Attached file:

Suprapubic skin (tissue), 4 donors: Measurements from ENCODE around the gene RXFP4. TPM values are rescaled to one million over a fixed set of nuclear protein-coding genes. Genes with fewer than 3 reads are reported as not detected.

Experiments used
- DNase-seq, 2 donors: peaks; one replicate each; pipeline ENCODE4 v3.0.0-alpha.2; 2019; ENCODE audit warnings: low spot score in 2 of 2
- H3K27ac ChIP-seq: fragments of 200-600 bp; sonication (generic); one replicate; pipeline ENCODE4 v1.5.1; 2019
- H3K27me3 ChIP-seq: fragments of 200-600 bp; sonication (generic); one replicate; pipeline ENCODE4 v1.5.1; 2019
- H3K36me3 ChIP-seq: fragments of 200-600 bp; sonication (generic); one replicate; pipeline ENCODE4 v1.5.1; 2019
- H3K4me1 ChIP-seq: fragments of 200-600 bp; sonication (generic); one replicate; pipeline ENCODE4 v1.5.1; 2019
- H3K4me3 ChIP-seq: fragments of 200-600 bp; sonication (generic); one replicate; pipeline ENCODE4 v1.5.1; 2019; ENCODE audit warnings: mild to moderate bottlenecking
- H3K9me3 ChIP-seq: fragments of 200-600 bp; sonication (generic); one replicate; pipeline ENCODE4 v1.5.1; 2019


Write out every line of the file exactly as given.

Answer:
Suprapubic skin (tissue), 4 donors: Measurements from ENCODE around the gene RXFP4. TPM values are rescaled to one million over a fixed set of nuclear protein-coding genes. Genes with fewer than 3 reads are reported as not detected.

Experiments used
- DNase-seq, 2 donors: peaks; one replicate each; pipeline ENCODE4 v3.0.0-alpha.2; 2019; ENCODE audit warnings: low spot score in 2 of 2
- H3K27ac ChIP-seq: fragments of 200-600 bp; sonication (generic); one replicate; pipeline ENCODE4 v1.5.1; 2019
- H3K27me3 ChIP-seq: fragments of 200-600 bp; sonication (generic); one replicate; pipeline ENCODE4 v1.5.1; 2019
- H3K36me3 ChIP-seq: fragments of 200-600 bp; sonication (generic); one replicate; pipeline ENCODE4 v1.5.1; 2019
- H3K4me1 ChIP-seq: fragments of 200-600 bp; sonication (generic); one replicate; pipeline ENCODE4 v1.5.1; 2019
- H3K4me3 ChIP-seq: fragments of 200-600 bp; sonication (generic); one replicate; pipeline ENCODE4 v1.5.1; 2019; ENCODE audit warnings: mild to moderate bottlenecking
- H3K9me3 ChIP-seq: fragments of 200-600 bp; sonication (generic); one replicate; pipeline ENCODE4 v1.5.1; 2019